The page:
Matthew frequently attempts to make connections between the prophesy of the old testament and Jesus as the messiah. Jewish scholars challenge a lot of these connections the new testament authors make. For instance the prophesy referred to in Matthew, “Out of Egypt I have called my son” is taken from the prophet Hosea chapter 11. The first two verses read, “When Israel was a child, I loved him, and out of Egypt I called my son. The more I called them, the more they went from me, they kept sacrificing to the Baals and offering incense to idols.” 

Jewish scholars argue that the old testament prophets wrote for the time they were in and not about something that would happen centuries into the future. I am no biblical scholar and never plan to be and I am not so sure how much of all this applies to us today. 

What does seem clear is that Jesus and his family were faced with danger most of his life, at least the life we know about. Why is this important to us today. I think it is important that we know the story. Stories connect us and they teach us at the same time.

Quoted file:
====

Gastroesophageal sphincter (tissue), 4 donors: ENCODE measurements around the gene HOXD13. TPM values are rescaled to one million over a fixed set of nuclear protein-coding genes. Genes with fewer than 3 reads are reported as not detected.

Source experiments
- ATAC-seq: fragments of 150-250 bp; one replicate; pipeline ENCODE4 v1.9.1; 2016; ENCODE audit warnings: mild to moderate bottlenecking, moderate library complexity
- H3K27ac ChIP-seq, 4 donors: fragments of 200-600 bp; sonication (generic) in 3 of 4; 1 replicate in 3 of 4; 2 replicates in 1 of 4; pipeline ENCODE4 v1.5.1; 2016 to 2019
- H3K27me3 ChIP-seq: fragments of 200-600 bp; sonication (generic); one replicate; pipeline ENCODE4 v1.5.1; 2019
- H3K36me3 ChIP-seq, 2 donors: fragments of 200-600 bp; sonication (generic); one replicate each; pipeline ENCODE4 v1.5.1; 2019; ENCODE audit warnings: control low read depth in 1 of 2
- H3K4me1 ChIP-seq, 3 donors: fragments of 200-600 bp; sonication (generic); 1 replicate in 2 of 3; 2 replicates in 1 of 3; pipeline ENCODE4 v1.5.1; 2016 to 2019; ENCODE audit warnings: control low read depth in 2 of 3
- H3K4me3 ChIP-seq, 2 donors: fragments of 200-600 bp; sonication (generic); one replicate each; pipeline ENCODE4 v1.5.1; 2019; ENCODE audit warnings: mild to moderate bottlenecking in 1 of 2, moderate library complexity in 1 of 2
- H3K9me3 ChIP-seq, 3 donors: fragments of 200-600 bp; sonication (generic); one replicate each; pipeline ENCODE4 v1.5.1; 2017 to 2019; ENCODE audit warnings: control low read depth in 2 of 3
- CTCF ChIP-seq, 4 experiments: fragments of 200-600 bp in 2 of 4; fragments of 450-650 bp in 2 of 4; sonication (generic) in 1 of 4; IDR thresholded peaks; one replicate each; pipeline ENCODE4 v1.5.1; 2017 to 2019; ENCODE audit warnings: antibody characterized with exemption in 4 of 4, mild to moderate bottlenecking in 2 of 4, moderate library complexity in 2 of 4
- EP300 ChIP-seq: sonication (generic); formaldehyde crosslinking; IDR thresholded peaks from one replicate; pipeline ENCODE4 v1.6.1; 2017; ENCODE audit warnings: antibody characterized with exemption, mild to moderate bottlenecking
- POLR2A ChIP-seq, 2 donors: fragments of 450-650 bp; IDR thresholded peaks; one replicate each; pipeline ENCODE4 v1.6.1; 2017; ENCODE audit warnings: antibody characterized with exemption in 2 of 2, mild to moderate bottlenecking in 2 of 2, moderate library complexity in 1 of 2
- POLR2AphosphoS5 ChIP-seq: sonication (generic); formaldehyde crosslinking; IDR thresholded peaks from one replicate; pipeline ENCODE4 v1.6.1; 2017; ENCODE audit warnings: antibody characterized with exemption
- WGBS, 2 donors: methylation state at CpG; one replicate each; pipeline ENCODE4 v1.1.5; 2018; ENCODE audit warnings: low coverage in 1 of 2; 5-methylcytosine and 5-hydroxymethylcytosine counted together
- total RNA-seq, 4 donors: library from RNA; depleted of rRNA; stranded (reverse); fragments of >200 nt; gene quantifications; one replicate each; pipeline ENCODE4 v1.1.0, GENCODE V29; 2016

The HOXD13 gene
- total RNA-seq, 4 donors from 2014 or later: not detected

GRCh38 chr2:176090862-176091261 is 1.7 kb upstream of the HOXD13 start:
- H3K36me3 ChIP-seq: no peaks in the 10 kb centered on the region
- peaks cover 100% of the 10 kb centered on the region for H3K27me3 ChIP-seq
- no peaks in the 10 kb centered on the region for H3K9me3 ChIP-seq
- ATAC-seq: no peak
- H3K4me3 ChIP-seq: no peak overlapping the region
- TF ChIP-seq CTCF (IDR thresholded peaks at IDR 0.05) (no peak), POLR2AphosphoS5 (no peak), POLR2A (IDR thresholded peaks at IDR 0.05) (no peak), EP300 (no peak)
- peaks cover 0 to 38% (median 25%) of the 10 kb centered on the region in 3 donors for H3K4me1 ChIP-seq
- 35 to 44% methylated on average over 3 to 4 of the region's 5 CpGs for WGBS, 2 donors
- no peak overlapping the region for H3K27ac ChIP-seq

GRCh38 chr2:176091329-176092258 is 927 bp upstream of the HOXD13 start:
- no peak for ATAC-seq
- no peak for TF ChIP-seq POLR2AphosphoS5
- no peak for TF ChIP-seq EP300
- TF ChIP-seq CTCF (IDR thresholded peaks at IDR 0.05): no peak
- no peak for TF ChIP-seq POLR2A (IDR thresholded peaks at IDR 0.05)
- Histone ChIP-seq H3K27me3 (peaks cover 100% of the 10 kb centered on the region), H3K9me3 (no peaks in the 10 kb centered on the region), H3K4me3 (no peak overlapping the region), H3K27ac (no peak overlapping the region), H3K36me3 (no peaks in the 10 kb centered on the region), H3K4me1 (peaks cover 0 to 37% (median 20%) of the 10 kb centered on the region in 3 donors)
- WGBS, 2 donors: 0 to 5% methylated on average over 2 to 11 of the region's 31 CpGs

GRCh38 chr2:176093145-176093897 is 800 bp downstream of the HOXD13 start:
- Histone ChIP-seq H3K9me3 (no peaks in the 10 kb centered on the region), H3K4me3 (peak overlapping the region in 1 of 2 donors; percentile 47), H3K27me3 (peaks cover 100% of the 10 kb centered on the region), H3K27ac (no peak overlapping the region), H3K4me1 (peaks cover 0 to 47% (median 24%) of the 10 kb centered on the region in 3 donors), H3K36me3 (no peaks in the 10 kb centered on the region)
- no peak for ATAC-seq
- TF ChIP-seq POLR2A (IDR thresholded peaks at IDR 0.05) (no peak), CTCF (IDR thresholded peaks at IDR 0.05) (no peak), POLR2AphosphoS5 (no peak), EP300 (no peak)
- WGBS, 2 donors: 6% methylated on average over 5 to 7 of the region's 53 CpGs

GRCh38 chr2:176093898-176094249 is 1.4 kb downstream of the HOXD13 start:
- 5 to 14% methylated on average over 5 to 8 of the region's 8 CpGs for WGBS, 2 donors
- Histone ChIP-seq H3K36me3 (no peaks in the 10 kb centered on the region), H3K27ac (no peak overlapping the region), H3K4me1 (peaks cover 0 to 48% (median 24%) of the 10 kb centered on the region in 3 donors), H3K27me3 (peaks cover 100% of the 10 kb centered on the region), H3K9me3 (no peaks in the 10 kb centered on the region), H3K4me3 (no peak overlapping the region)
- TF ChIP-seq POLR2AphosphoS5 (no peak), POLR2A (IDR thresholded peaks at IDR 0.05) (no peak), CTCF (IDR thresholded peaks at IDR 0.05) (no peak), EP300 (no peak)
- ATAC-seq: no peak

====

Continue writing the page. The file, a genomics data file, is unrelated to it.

I believe it is important that we know each others stories as well. I don't mean spill your guts sharing but I also don't mean “my life has just been the rosiest thing you could ever imagine and if you want proof, just check my Facebook page”. Balance is always important and I think that we will have a deeper understanding of each other in the end. So if you wish, maybe we could explore this idea. I will write mine 500 words or less and share it with you as part of my next sermon and we will see where it goes from there. I have a fairly checkered past so a few things may be left out for those with a weak heart.